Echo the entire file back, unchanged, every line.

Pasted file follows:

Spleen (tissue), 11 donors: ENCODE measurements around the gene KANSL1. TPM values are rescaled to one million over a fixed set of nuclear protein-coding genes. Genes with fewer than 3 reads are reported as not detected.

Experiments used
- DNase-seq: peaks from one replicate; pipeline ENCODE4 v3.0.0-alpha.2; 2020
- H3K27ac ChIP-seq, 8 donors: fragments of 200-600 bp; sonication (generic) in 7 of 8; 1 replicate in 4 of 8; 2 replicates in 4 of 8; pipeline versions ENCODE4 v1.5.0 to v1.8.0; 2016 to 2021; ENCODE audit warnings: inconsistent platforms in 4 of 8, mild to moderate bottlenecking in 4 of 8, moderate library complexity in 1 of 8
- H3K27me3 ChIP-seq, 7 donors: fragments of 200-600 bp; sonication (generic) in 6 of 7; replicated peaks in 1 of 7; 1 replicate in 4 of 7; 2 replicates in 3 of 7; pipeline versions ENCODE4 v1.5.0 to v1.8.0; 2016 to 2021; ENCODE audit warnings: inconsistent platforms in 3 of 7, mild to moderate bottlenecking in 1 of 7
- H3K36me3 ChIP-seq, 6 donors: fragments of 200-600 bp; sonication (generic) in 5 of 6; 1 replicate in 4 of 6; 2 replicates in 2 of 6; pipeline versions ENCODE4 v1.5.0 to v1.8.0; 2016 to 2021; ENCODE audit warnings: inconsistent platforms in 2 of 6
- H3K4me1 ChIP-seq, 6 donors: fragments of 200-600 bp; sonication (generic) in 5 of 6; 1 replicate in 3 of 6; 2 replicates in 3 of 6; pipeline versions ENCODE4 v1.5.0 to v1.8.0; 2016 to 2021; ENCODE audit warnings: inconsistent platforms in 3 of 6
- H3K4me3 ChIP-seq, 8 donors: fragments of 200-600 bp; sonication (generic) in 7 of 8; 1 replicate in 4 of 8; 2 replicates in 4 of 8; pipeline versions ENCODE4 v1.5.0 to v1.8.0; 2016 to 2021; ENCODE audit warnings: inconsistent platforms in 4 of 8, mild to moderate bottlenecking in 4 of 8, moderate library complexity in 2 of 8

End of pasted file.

Spleen (tissue), 11 donors: ENCODE measurements around the gene KANSL1. TPM values are rescaled to one million over a fixed set of nuclear protein-coding genes. Genes with fewer than 3 reads are reported as not detected.

Experiments used
- DNase-seq: peaks from one replicate; pipeline ENCODE4 v3.0.0-alpha.2; 2020
- H3K27ac ChIP-seq, 8 donors: fragments of 200-600 bp; sonication (generic) in 7 of 8; 1 replicate in 4 of 8; 2 replicates in 4 of 8; pipeline versions ENCODE4 v1.5.0 to v1.8.0; 2016 to 2021; ENCODE audit warnings: inconsistent platforms in 4 of 8, mild to moderate bottlenecking in 4 of 8, moderate library complexity in 1 of 8
- H3K27me3 ChIP-seq, 7 donors: fragments of 200-600 bp; sonication (generic) in 6 of 7; replicated peaks in 1 of 7; 1 replicate in 4 of 7; 2 replicates in 3 of 7; pipeline versions ENCODE4 v1.5.0 to v1.8.0; 2016 to 2021; ENCODE audit warnings: inconsistent platforms in 3 of 7, mild to moderate bottlenecking in 1 of 7
- H3K36me3 ChIP-seq, 6 donors: fragments of 200-600 bp; sonication (generic) in 5 of 6; 1 replicate in 4 of 6; 2 replicates in 2 of 6; pipeline versions ENCODE4 v1.5.0 to v1.8.0; 2016 to 2021; ENCODE audit warnings: inconsistent platforms in 2 of 6
- H3K4me1 ChIP-seq, 6 donors: fragments of 200-600 bp; sonication (generic) in 5 of 6; 1 replicate in 3 of 6; 2 replicates in 3 of 6; pipeline versions ENCODE4 v1.5.0 to v1.8.0; 2016 to 2021; ENCODE audit warnings: inconsistent platforms in 3 of 6
- H3K4me3 ChIP-seq, 8 donors: fragments of 200-600 bp; sonication (generic) in 7 of 8; 1 replicate in 4 of 8; 2 replicates in 4 of 8; pipeline versions ENCODE4 v1.5.0 to v1.8.0; 2016 to 2021; ENCODE audit warnings: inconsistent platforms in 4 of 8, mild to moderate bottlenecking in 4 of 8, moderate library complexity in 2 of 8